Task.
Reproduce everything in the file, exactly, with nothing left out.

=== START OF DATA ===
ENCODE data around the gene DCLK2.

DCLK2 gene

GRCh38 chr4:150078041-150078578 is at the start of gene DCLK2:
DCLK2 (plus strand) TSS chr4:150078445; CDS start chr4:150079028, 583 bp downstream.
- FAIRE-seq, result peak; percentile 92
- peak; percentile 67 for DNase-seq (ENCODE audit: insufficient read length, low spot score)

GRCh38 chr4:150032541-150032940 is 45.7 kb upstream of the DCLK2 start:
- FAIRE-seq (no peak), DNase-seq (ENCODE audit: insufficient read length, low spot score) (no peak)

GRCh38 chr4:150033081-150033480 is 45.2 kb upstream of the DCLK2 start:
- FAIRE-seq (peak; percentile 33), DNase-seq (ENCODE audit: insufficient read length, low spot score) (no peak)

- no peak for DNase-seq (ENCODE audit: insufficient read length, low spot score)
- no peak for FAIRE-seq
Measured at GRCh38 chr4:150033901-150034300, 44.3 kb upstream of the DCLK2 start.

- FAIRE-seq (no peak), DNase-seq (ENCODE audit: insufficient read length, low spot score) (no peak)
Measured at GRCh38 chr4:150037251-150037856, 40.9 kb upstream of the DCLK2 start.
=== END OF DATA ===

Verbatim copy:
ENCODE data around the gene DCLK2.

DCLK2 gene

GRCh38 chr4:150078041-150078578 is at the start of gene DCLK2:
DCLK2 (plus strand) TSS chr4:150078445; CDS start chr4:150079028, 583 bp downstream.
- FAIRE-seq, result peak; percentile 92
- peak; percentile 67 for DNase-seq (ENCODE audit: insufficient read length, low spot score)

GRCh38 chr4:150032541-150032940 is 45.7 kb upstream of the DCLK2 start:
- FAIRE-seq (no peak), DNase-seq (ENCODE audit: insufficient read length, low spot score) (no peak)

GRCh38 chr4:150033081-150033480 is 45.2 kb upstream of the DCLK2 start:
- FAIRE-seq (peak; percentile 33), DNase-seq (ENCODE audit: insufficient read length, low spot score) (no peak)

- no peak for DNase-seq (ENCODE audit: insufficient read length, low spot score)
- no peak for FAIRE-seq
Measured at GRCh38 chr4:150033901-150034300, 44.3 kb upstream of the DCLK2 start.

- FAIRE-seq (no peak), DNase-seq (ENCODE audit: insufficient read length, low spot score) (no peak)
Measured at GRCh38 chr4:150037251-150037856, 40.9 kb upstream of the DCLK2 start.